Arts and Culture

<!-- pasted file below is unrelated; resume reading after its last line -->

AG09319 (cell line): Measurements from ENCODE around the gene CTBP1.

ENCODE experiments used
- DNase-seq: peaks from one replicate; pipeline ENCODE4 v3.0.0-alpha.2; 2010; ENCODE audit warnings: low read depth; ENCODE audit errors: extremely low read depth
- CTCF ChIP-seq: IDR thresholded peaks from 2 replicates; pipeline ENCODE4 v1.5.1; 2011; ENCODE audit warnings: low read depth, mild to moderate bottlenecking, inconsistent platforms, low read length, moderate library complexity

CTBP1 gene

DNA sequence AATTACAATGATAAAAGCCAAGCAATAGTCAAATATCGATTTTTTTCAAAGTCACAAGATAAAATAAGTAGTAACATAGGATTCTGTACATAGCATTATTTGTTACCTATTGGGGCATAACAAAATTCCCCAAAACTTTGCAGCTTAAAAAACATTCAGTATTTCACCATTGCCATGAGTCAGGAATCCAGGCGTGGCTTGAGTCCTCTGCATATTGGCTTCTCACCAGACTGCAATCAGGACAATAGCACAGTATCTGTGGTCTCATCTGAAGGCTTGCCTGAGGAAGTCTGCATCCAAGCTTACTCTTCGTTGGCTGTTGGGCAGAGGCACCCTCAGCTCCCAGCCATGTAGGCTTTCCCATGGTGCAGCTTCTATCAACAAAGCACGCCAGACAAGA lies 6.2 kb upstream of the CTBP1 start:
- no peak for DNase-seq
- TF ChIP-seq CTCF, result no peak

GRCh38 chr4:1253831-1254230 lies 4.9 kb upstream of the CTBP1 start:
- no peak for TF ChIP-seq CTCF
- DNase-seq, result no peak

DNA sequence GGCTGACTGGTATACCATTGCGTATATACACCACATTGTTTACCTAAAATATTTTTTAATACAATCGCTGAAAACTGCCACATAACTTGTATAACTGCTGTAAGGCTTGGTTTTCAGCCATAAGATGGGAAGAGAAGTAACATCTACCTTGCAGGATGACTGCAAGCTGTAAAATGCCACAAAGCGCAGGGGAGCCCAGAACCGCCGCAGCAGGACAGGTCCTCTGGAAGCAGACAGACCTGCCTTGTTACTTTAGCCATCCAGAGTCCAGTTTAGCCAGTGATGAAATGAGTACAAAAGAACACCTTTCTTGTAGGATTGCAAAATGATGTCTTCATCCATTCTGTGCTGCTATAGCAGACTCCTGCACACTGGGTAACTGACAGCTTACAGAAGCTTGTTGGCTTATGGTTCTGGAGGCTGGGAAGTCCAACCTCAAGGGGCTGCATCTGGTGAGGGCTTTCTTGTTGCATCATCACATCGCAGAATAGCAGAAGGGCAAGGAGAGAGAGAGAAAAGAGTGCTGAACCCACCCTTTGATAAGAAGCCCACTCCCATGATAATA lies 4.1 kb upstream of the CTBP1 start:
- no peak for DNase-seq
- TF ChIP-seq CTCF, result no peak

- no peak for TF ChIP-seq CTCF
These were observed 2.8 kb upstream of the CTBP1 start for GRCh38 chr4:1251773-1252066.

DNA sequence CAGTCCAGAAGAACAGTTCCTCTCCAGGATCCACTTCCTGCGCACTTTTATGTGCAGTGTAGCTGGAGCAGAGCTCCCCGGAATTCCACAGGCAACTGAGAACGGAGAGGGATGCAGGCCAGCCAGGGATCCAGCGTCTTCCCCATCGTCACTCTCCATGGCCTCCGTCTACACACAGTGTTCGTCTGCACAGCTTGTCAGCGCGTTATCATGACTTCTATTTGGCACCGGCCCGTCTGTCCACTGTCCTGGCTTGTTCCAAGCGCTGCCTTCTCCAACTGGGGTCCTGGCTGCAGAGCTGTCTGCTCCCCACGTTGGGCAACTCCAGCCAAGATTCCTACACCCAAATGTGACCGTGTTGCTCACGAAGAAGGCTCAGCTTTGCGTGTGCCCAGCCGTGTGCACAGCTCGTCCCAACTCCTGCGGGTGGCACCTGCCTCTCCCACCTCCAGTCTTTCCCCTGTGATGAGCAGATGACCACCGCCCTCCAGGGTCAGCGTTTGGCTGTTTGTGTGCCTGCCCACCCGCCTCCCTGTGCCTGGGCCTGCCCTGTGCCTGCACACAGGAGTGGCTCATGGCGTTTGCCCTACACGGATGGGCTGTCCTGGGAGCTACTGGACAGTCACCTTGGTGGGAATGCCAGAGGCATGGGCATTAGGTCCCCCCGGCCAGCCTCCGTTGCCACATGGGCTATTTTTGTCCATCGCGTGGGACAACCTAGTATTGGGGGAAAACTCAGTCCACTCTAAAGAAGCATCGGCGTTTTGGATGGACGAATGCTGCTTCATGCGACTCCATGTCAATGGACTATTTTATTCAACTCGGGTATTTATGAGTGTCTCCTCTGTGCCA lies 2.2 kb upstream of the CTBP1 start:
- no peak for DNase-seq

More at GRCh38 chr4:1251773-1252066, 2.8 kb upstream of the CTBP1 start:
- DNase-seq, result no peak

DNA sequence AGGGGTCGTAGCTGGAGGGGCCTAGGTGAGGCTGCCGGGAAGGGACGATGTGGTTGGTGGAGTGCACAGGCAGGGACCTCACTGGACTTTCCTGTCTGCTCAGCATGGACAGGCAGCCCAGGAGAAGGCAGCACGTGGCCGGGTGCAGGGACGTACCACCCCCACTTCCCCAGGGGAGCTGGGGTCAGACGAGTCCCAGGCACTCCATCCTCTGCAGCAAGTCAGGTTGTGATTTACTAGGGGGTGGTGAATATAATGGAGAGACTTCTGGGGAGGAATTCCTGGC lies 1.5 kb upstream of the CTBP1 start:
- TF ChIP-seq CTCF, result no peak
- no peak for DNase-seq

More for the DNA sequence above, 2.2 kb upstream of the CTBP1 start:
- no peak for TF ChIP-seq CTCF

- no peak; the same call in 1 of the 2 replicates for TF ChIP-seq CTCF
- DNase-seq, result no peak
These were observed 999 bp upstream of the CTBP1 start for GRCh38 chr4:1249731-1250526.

This paper seeks to illuminate how the Indian photographic archive, colonial and post-colonial, continues to shape the direction of contemporary South Asian art photography. By focusing on three bodies of work by three contemporary women photographers, we can see how archival and popular imagery in India inform modern feminine identities and representations. All three artists discussed, Pushpamala N., Pamela Singh, and Annu Palakunnathu Matthew, feature striking, highly symbolic portraiture in their work, appealing to the viewer to question and investigate the feminine representations on display. All three artists insert themselves into their works, employing self-portraiture and techniques either specific to the sub-continent or to women’s historic photographic practices, such as hand-tinting or family album-making. These methods highlight their concerns for South Asian feminine identities specifically. This paper critically engages with Judith Butler’s writing on gender as performance in the context of the artists placing themselves in front of the camera and performing various feminine selves. Additionally, this work discusses Zahid Chaudhary’s links between colonial photography, memory, and embodiment. As these artists perform a variety of feminine roles in their photography, they engage and subvert the photographic archive. By doing so, they underscore the power of photography as evidence of embodiment.